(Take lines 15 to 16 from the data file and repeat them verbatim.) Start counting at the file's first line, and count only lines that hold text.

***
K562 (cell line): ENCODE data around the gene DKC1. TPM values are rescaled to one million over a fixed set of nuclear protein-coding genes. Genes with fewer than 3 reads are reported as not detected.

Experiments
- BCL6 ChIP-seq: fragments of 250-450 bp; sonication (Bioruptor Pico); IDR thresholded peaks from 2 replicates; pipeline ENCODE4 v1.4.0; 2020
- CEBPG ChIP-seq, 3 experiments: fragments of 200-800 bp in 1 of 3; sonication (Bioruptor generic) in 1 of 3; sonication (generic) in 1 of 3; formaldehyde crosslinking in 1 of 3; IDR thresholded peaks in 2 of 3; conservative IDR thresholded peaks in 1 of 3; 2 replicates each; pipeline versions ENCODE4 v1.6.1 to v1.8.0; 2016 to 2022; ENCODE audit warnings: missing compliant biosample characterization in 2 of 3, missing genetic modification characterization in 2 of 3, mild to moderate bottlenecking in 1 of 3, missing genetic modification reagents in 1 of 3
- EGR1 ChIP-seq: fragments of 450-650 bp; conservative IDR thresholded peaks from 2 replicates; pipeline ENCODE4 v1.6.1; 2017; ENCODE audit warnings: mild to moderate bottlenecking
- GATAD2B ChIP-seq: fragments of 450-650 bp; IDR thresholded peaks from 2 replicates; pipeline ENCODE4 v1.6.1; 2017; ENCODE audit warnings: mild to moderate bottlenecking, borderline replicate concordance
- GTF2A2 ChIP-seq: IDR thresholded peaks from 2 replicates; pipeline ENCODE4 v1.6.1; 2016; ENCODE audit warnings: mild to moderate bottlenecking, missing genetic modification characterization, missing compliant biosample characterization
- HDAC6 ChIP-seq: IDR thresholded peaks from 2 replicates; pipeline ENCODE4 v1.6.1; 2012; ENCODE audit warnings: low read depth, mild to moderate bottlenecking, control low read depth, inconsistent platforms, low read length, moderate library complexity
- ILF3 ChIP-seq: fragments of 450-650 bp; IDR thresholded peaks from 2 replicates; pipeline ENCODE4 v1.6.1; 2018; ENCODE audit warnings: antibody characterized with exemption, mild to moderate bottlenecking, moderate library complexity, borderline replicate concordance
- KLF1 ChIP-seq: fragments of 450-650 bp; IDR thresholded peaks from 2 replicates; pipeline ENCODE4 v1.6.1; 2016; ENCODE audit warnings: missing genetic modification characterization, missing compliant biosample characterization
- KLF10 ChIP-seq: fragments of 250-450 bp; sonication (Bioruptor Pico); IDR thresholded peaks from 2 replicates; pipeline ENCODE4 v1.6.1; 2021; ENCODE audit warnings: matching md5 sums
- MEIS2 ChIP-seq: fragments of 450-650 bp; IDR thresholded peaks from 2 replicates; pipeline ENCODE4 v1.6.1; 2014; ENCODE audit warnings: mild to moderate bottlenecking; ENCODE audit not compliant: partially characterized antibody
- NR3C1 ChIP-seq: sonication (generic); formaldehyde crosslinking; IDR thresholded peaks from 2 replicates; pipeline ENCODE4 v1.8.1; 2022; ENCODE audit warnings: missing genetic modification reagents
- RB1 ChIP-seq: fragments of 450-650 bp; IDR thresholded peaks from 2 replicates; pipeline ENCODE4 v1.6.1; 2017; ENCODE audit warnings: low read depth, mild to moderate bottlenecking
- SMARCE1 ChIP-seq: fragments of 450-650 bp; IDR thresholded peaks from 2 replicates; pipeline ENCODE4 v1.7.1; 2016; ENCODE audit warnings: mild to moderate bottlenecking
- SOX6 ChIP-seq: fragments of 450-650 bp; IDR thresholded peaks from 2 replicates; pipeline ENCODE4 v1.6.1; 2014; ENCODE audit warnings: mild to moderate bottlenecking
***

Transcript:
- SMARCE1 ChIP-seq: fragments of 450-650 bp; IDR thresholded peaks from 2 replicates; pipeline ENCODE4 v1.7.1; 2016; ENCODE audit warnings: mild to moderate bottlenecking
- SOX6 ChIP-seq: fragments of 450-650 bp; IDR thresholded peaks from 2 replicates; pipeline ENCODE4 v1.6.1; 2014; ENCODE audit warnings: mild to moderate bottlenecking